Initial attention directed to the third Manny Pacquiao-Timothy Bradley fight bordered on the indifferent until Pacquiao’s inflammatory comments toward gays several weeks ago in his native Philippines.
Suddenly, the bout gained traction but not totally centered on pre-fight angles such as Pacquiao, an eight-division champion, preserving his legacy or Bradley attempting to become an entrenched pay-per-view attraction. Instead, Pacquiao’s anti-gay marriage views during in a Philippine TV interview dominated headlines and sound bites in the early weeks leading to Saturday’s fight at the MGM Grand Garden Arena in Las Vegas.
And as much as the supposed feud between Pacquiao’s trainer Freddy Roach and Bradley’s cornerman Teddy Atlas provided another subplot to the pre-fight hype, Pacquiao, massively adored in his native country, needed to play damage control and return the attention toward boxing angles.
“I explained it properly, but the problem is they cut my interview,” Pacquiao said of his views, which drew widespread condemnation, including from his promoter, Bob Arum, and HBO, which will televise the pay-per-view bout. “But I explained it properly — who am I to condemn and discriminate other people? I’m also a human. I’m also a sinner.”
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Bradley also tried to keep the focus on the fight when asked about Pacquiao’s comments before a recent workout.
I don’t really want to get into any of that stuff,” Bradley said. “It’s pretty much irrelevant to boxing and what we are here to talk about. You can ask Pacquiao about that. But if you ask me a question about gay people — I love all people for what they are. I respect people for what they are. I judge people by their heart.”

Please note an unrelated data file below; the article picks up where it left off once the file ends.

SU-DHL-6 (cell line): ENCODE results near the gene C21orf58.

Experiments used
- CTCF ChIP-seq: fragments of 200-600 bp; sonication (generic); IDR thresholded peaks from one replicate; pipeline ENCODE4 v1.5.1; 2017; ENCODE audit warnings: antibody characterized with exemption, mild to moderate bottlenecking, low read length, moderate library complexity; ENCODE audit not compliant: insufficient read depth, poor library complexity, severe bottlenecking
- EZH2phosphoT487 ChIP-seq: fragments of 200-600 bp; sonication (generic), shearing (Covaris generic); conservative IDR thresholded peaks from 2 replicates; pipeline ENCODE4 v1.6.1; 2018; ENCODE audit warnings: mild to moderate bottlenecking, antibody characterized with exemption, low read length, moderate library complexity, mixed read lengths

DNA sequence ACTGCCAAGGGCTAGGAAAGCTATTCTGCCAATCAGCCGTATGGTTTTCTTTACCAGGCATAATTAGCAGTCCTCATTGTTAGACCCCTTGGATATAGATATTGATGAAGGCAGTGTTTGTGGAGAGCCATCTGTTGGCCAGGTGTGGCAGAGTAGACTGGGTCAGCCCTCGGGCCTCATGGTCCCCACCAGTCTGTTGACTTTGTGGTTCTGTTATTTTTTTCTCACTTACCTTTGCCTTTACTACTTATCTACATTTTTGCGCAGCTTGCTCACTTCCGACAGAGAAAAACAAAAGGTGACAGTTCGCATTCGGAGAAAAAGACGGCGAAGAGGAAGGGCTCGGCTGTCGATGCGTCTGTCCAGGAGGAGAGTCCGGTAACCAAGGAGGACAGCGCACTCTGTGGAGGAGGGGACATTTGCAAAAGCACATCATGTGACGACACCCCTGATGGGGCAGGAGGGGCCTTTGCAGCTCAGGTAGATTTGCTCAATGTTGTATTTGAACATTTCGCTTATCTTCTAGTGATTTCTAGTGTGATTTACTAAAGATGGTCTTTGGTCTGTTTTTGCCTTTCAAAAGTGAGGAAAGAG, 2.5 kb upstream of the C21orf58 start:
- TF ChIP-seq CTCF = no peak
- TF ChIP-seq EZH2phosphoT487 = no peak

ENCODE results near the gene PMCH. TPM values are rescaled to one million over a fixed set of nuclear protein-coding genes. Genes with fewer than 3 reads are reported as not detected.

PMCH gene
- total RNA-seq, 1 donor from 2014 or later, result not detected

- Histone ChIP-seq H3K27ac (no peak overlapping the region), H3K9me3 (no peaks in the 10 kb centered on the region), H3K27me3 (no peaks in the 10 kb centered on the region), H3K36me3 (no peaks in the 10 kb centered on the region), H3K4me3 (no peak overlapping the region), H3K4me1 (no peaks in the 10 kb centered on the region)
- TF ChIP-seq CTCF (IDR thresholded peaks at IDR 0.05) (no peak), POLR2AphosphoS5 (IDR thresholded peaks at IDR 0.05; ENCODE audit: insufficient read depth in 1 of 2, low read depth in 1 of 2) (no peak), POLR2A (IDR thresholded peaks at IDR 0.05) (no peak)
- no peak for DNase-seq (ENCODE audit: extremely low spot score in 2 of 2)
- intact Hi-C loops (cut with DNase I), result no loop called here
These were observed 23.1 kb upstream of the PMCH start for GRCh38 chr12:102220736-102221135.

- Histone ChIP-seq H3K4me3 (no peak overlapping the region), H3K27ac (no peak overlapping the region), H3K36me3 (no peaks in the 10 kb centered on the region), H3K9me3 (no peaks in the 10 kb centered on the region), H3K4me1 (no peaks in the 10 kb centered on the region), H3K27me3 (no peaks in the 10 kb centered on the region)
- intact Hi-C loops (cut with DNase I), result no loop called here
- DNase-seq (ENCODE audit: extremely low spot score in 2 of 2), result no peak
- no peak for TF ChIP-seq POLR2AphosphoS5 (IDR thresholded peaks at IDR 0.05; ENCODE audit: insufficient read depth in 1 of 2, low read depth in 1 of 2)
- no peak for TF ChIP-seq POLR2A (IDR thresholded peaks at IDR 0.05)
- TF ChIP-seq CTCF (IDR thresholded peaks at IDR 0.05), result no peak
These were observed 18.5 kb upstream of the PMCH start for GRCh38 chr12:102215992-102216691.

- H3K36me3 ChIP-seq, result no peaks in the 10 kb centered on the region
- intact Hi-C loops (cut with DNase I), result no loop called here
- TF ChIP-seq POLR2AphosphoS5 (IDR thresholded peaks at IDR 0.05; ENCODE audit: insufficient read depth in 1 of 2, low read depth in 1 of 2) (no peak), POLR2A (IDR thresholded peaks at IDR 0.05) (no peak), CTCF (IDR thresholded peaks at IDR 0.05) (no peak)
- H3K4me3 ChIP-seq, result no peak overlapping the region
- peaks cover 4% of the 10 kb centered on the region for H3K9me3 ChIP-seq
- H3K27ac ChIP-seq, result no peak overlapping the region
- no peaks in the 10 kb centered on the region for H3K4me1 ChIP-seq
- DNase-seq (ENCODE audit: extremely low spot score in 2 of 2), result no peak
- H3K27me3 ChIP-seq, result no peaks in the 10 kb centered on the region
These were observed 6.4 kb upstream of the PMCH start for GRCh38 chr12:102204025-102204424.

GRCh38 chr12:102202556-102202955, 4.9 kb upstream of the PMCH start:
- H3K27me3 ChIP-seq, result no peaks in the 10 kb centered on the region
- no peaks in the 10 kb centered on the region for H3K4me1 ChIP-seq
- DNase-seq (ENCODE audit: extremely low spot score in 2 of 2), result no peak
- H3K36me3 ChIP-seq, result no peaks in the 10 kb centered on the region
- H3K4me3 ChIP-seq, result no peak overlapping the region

With Pacquiao, 37, mulling retirement, Bradley realizes what a victory in their third bout would do for the two-division champion’s stature. Although Bradley scored a split-decision victory against Pacquiao in 2012, the result was widely criticized. Many observers believed Pacquiao won the bout. Pacquiao (57-6-2, 38 KOs) won a solid decision over Bradley in the rematch two years later.
“I am not tired of fighting this guy,” Bradley said. “I just want to have the opportunity to definitely seal the deal and that same opportunity for my family as well.
Given Pacquiao’s extensive fight mileage that now spans 21 years, Bradley (33-1-1, 13 KOs) nonetheless would prefer an opponent similar to the Pacquiao, who exchanged spots with Floyd Mayweather Jr. as boxing’s best pound-for-pound fighter until his losses against Bradley, Juan Manuel Marquez and Mayweather.
“If I beat Manny Pacquiao I already know what is going to be said — ‘Oh, he was old,’ ” Bradley said. “But I know Pacquiao is still great, and he still can fight. I’m not depending on Manny Pacquiao to be weak. I think he is going to be stronger than ever. He’s going to be motivated, and he’s going to be looking to take my head off.”
AROUND THE RING
▪ Pete Balcunas, whose passion and dedication to amateur boxing for more than 30 years resulted in his promotion to president of the local chapter of USA Boxing, died March 28. Balcunas, a long-time Davie resident, was 69.
▪ Francisco Santana won a lopsided unanimous decision over Pembroke Pines resident Ed Paredes in their junior-middleweight bout late Saturday in Port Hueneme, California. All three judges scored the bout for Santana 100-90. Paredes (36-6-1) has now lost three of his past four fights.
Saturday (5 p.m., Showtime): Charles Martin vs. Anthony Joshua, 12, for Martin’s IBF heavyweight title.
Saturday (9 p.m., pay-per-view): Manny Pacquiao vs. Timothy Bradley, 12, welterweights.